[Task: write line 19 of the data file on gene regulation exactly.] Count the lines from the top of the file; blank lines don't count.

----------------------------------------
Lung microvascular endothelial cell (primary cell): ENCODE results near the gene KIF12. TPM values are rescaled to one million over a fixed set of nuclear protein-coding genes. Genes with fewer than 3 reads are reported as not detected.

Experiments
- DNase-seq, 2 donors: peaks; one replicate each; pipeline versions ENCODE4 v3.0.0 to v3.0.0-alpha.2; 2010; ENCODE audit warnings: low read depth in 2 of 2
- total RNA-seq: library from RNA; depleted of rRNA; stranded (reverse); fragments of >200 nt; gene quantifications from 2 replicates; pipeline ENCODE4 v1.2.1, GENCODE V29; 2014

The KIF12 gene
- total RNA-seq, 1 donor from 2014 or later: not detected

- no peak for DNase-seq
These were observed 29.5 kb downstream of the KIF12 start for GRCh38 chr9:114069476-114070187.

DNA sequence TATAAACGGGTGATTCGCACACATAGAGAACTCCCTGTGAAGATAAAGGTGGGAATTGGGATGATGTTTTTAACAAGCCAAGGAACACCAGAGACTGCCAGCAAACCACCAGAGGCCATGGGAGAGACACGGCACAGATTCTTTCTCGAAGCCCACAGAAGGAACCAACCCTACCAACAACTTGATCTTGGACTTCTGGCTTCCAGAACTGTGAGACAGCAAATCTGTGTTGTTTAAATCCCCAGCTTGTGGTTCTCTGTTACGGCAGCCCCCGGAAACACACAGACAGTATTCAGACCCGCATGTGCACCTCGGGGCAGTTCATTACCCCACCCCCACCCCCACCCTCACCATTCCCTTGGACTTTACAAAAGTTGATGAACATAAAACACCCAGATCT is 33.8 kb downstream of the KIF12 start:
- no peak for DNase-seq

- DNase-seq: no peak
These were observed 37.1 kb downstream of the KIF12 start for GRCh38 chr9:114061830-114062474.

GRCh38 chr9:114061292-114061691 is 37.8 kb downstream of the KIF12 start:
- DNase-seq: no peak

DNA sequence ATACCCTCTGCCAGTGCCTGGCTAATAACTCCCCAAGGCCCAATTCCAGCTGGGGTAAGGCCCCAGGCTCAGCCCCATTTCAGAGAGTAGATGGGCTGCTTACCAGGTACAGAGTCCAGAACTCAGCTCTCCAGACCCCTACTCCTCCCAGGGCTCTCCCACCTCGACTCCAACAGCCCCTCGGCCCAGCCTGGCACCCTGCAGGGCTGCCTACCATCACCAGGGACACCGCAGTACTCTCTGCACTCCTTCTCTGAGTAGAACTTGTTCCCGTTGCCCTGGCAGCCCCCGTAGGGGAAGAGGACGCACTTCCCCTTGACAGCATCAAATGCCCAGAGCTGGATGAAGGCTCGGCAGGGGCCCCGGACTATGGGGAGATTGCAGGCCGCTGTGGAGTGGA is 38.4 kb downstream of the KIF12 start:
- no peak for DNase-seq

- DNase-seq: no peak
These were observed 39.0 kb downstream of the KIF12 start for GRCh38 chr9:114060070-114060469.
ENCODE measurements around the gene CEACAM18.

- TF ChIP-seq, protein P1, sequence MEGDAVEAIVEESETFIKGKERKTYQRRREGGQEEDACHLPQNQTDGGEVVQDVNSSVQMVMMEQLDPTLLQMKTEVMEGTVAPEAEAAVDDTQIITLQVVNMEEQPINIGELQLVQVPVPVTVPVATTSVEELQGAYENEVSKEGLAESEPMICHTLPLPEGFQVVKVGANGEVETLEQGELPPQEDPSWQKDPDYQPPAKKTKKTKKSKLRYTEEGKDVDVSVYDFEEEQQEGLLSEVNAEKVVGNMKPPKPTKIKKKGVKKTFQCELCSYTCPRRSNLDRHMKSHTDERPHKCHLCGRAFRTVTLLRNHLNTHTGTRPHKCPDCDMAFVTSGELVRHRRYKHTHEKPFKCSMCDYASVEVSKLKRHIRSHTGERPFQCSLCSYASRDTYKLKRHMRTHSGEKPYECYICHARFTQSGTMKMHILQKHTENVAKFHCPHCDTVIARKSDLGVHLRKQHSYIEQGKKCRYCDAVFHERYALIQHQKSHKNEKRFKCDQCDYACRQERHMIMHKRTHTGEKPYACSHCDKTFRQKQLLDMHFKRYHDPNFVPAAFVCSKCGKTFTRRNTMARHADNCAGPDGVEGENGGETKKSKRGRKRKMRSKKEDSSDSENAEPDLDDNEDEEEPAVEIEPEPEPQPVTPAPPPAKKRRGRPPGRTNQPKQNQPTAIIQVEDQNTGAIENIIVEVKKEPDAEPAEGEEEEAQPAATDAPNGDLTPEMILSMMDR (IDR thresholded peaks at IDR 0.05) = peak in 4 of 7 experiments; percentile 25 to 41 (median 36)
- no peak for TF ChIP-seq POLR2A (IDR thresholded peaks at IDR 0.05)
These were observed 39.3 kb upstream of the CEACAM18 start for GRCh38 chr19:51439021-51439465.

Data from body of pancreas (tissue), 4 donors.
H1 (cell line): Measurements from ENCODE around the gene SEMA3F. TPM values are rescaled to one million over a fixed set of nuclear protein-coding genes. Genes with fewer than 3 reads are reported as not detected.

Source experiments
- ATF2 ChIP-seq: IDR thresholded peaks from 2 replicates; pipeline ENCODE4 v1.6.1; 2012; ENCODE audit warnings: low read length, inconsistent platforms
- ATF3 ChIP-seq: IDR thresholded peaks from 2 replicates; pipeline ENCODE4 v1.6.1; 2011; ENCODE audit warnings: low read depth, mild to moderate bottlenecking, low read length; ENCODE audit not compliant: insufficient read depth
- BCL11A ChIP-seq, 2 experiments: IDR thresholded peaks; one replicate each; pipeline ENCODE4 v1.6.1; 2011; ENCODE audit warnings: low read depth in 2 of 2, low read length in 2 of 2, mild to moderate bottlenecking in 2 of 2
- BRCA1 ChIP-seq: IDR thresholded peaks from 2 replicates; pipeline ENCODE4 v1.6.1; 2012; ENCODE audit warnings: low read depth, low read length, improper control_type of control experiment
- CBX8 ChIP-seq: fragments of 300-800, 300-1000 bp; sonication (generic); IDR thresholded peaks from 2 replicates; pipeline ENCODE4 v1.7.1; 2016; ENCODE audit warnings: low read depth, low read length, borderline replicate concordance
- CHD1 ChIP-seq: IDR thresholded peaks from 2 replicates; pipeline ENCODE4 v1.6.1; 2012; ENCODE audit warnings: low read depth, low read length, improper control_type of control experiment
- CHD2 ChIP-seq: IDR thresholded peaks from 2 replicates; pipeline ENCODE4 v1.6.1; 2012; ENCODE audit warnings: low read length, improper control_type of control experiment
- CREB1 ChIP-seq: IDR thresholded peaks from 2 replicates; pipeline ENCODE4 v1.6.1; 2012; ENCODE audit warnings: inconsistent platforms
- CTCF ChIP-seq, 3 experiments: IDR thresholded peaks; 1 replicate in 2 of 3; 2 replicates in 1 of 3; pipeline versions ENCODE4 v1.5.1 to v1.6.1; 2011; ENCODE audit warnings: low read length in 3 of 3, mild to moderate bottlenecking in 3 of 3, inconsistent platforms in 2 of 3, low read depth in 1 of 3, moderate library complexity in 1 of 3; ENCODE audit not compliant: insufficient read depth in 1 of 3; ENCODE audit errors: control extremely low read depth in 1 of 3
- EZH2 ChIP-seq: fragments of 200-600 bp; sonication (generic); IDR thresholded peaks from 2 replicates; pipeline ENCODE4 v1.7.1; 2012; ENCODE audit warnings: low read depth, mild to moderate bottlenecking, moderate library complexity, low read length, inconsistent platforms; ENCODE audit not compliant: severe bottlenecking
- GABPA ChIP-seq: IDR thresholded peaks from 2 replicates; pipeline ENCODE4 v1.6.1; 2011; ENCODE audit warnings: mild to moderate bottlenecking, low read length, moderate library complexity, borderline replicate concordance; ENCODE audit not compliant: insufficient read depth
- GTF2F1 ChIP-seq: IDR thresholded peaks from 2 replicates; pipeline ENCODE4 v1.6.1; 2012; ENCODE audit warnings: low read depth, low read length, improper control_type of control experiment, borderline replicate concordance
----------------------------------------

ENCODE measurements around the gene CEACAM18.